What You Need to Know Today: January 20

Good afternoon, Early Risers!

Here’s what you need to know


Who’s losing: Apple, Microsoft, Amazon, Facebook, or Google? If you follow the news, you’d be right to guess Apple is in trouble. iPhone sales have been anything but spectacular.  But losing, in this case, is all relative — especially for these five companies. So who’s really losing then? Startups and new entrepreneurs — here’s why.

For your friend who doesn’t want to miss previews. Dan Kennedy says one of the fastest ways to get rich is to position yourself in the path of money. In two days, the 2016 Sundance Film Festival kicks off in Utah. Salt Lake City, Park City, and Ogden will be littered with rich celebrities looking to hop from one premiere to the next. While Uber X drivers will get theirs, one startup is thinking BIGGER. Meet the Uber for Helicopters.

Cloud charity. If you read the ‘Frightful Five’ article I shared above, this news will either scare you or warm your heart. Microsoft has pledged to distribute $1 billion worth of cloud computing resources over the next three years to about 70,000 non-profits and 900 university research projects.


10-year study reveals what great executives know and do. First, let’s look at what not-so great executives do. Look no further than Zappos’ Tony Hsieh’s “no-boss policy” — in case you’re wondering, it’s working like a gem; and Yahoo’s Marissa Mayer is already looking for work outside her day job — SNL is on standby. But enough with these bad examples, Harvard Business Review ran a 10 year study that identified four things not just ALL good executives do, but “the best of the best.”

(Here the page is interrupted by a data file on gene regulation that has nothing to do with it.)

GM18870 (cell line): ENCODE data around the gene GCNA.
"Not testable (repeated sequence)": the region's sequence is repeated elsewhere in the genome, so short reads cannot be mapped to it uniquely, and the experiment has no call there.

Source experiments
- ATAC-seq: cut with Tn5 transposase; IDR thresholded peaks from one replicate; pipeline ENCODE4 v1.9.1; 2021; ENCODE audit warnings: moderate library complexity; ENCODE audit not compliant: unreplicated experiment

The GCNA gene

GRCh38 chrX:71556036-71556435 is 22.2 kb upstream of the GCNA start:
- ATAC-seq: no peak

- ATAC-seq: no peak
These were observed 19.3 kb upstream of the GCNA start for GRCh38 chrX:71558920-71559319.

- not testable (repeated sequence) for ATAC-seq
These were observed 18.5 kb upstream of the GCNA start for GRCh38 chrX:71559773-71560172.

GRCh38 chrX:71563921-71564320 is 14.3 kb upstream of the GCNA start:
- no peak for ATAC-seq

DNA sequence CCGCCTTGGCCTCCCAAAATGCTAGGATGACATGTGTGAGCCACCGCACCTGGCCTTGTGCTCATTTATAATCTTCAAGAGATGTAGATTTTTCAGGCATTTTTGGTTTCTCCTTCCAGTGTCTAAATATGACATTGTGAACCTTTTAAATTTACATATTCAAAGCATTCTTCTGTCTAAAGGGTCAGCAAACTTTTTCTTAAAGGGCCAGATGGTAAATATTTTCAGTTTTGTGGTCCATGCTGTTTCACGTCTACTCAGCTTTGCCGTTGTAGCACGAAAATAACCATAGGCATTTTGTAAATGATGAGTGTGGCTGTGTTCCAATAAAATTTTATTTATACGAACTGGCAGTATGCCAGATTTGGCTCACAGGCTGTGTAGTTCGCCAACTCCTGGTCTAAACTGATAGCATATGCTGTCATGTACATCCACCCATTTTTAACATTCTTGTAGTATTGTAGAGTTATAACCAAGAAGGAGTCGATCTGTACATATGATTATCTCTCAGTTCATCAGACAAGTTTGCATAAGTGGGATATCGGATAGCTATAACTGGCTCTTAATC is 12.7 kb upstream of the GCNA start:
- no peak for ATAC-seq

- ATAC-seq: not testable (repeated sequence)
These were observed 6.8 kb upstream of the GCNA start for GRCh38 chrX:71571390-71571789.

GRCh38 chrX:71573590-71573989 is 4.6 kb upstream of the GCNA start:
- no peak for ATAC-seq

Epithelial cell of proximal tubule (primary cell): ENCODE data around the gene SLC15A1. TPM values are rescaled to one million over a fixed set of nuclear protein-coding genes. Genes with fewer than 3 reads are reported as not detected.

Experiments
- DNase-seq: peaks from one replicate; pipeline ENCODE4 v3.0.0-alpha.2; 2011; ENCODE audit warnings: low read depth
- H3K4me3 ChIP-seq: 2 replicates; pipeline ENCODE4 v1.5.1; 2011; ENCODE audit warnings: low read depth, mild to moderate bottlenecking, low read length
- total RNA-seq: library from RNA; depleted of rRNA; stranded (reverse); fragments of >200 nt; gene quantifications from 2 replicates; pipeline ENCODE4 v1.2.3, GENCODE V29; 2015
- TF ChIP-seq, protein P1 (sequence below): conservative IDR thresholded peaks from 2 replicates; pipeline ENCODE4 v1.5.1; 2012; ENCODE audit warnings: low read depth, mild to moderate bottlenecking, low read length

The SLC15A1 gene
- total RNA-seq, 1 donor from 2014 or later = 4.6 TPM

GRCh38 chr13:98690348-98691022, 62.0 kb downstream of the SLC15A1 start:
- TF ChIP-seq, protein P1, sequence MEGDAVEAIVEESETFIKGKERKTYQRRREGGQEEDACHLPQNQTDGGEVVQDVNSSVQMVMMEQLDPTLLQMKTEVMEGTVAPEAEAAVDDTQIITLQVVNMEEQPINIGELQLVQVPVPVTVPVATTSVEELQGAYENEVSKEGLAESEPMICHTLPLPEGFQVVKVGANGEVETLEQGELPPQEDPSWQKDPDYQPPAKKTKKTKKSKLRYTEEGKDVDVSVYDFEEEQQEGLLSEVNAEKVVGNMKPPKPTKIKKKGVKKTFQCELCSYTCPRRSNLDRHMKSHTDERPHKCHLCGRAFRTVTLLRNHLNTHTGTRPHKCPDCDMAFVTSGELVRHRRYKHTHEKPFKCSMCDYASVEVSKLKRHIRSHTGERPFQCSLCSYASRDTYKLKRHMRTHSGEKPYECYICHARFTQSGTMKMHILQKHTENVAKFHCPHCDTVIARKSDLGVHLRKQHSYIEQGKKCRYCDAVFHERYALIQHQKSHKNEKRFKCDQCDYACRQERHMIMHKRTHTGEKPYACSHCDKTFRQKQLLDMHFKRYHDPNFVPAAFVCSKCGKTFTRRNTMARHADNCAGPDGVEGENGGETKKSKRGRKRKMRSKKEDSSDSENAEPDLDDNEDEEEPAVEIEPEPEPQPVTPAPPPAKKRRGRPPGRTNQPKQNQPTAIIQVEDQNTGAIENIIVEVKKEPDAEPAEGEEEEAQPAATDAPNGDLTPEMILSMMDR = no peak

The sleazier the sales trick, the better. Jim is a personal trainer. Jim wants to sell his service to a friend looking to lose weight. Jim starts his sales pitch by telling his friend all about his qualifications (PT, ACE, etc.). STOP, Jim. Stop right there. You probably know where Jim went wrong. Instead of selling his friend on the benefits (weight loss, sexy bod, etc.), Jim is pumping his own tires. This idea — selling the benefits vs. features — is not new to many of you. But I love reading stories about companies who have learned this sleazy little psychological trick and are using it to help others. The charity: water is one example. They found a way to leverage this strategy in their sales pitch. “I think a lot of organizations, companies, and nonprofits make themselves the hero: ‘We are feeding the world. Look how great we are,’ says founder Scott Harrison, “And I think charity: water has always said, ‘Look how great you are. You care; you’re giving money. You’re giving time and you’re making this possible.” Read the full story here.


10 best cities for millennial entrepreneurs to liveHint, hint, New York did not make the list.

3 books you should buy and read this week. There are three books that were recently released, which I think everyone should read: Deep Work, released on January 5 by Cal Newport — Scott Young wrote a detailed review hereViralnomics, officially released yesterday by Jon Goodman — Jon followed up his book release with this post on how to write short books. And finally, The Perfect Day Formula, officially released January 11 by Craig Ballantyne — Craig’s giving away 10 FREE copies of the audiobook version of The Perfect Day FormulaHere’s how you can enter.

Pop Quiz: Name the first CEO that comes to mind. 

If you answered “umm…” or “what’s a CEO?,” don’t fret—you are far from alone, says Quartz. Sixty percent of people aged 18 or older cannot actually name a CEO, past or present. Since I’m guessing you could name a CEO, you’re in the minority. This is a good reminder to constantly be checking your customer, reader, friends, and family’s state of awareness.

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